Workout With Fitness BallOne of the biggest issues for people when approaching a weight loss exercise regime is finding exercise that is enjoyable for clients which also makes them feel comfortable at the same time.

In an article discussing the practicalities of teaching pilates to people who have larger bodies, expert instructor Zoey Trap offers some real-life strategies and practical tips to help work effectively with overweight clients. Although these relate to pilates exercises, equipment and props, these suggestions can be applied to any type of movement or activity for people who are overweight.

1. Focus on the positive.
Emphasising what your clients are physically able to do is important because it helps them to feel successful and effective when they exercise with you. A focus on weak areas, or areas of lower mobility may reduce motivation and make it more psychologically difficult for your clients to develop a regular exercise routine.

2. Learn to anticipate their needs.
If you have props which support people with less mobility, make sure these are ready and presented to every client you work with. When introducing an exercise, start with the simpler variations, and make sure these are part of the task, rather than presented as a ‘lesser’ option to clients.

3. Consider the best way to keep your clients comfortably involved.
Often overweight clients lack stamina to hold a particular position for an extended period of time. Keep your clients who struggle with longer poses or positions engaged by offering more frequent movement changes.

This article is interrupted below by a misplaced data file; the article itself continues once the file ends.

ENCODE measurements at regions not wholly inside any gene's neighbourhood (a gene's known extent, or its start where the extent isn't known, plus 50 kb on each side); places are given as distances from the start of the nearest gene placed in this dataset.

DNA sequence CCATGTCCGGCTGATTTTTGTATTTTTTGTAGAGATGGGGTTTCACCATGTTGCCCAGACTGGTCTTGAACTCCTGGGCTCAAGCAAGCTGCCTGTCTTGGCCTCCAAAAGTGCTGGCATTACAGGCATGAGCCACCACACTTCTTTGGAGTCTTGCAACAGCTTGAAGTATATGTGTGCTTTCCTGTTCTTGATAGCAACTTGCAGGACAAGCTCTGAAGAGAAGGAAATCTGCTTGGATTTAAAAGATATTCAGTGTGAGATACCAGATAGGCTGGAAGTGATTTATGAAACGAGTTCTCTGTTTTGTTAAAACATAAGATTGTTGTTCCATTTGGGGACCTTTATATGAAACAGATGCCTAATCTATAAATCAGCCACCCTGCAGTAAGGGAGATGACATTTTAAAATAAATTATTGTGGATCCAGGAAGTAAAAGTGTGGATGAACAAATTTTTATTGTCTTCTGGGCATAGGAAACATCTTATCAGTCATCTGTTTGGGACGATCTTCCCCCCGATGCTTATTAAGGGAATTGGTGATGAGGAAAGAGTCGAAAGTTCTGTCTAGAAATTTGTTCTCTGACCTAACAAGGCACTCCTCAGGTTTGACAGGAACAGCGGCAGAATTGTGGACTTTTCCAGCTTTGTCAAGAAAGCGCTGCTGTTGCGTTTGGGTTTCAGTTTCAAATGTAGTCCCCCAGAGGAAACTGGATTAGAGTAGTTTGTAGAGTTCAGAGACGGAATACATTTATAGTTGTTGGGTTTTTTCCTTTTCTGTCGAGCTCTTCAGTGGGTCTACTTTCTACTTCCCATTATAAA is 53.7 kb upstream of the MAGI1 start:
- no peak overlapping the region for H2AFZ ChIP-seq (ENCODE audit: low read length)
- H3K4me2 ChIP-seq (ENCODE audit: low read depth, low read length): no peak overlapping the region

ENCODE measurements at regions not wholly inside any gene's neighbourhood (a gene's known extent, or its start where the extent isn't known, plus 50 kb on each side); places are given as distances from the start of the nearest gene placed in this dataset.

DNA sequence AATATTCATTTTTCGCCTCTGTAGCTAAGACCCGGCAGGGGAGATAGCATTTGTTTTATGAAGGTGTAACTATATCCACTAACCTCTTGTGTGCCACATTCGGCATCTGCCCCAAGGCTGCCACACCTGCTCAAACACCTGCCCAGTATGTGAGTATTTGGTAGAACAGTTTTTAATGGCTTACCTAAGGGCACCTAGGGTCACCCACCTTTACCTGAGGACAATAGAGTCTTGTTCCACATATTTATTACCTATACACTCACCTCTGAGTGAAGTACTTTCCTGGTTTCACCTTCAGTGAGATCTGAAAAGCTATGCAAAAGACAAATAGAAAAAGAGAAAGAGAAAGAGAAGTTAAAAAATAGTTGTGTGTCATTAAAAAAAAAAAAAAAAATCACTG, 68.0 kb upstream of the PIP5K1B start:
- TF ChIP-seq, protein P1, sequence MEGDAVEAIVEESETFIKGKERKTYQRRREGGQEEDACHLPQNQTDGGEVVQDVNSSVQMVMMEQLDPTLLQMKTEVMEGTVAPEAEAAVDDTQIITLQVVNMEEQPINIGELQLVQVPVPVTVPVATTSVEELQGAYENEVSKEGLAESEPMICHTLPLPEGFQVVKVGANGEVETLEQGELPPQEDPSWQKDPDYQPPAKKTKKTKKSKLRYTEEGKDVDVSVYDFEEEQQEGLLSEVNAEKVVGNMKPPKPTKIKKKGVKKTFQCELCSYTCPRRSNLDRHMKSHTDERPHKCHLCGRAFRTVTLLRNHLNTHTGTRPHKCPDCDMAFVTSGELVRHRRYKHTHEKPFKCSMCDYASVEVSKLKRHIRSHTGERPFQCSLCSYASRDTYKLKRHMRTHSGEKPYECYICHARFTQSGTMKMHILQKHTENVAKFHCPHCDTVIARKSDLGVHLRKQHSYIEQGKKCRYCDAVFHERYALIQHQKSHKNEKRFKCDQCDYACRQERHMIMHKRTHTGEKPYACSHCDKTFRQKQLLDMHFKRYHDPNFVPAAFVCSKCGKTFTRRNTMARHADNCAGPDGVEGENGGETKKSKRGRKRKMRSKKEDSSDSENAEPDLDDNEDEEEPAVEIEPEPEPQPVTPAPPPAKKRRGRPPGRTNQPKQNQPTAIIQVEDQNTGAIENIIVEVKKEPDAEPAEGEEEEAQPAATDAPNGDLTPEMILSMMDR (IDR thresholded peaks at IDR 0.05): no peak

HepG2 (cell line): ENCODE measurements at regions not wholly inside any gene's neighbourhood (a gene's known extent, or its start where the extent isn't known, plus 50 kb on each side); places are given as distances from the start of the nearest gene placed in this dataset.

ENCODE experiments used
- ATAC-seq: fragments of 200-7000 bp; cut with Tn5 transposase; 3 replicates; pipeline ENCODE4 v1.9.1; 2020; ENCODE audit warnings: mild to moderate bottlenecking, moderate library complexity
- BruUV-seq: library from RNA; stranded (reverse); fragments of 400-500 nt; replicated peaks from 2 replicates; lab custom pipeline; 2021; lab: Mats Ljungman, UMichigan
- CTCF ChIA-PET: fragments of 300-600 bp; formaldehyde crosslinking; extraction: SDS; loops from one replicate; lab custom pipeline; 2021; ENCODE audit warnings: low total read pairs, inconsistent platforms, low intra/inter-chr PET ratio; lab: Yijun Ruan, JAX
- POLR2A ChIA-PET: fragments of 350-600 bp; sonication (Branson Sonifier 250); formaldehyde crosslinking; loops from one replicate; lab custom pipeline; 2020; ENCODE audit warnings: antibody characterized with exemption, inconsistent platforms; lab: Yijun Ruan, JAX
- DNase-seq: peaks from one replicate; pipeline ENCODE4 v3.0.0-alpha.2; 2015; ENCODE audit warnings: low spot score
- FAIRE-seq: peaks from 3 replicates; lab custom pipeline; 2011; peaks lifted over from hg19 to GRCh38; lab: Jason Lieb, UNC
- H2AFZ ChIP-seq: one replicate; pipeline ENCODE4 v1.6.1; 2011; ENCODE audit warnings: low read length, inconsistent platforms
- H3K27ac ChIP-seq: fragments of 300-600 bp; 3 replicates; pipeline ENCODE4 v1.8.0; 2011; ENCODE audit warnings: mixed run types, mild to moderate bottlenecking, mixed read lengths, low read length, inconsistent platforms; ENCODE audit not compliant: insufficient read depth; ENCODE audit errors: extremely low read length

4. Monitor for overexertion.
In particular look out for clients who are holding their breath, or are severely out of breath, or are distorting their faces. When this happens, introduce some basics like stretching or breathing exercises to help them recover before you get back into the more challenging activities.

5. Remember that there may be muscle imbalances to address.
It’s common for overweight clients to be imbalanced in some way – in particular the hip rotators and hip flexors are often tight, as well as weak abdominals, inner thighs and glutes. Consider developing your teaching approach to gradually address these imbalances over time.

6. Finish on a high.
Wrap up your session with an activity that you know your clients enjoy, reinforce what they did well, and gently remind them what areas they can work on in between sessions. It helps to leave things on a good note so that your clients leave with a sense of positive achievement!

Reference: Trap, Z. (2014). Pilates for Larger Bodies. IDEA Fitness Journal, 11(4), 76–79.

What modifications do you make to support people who have larger bodies to be comfortable when training with you?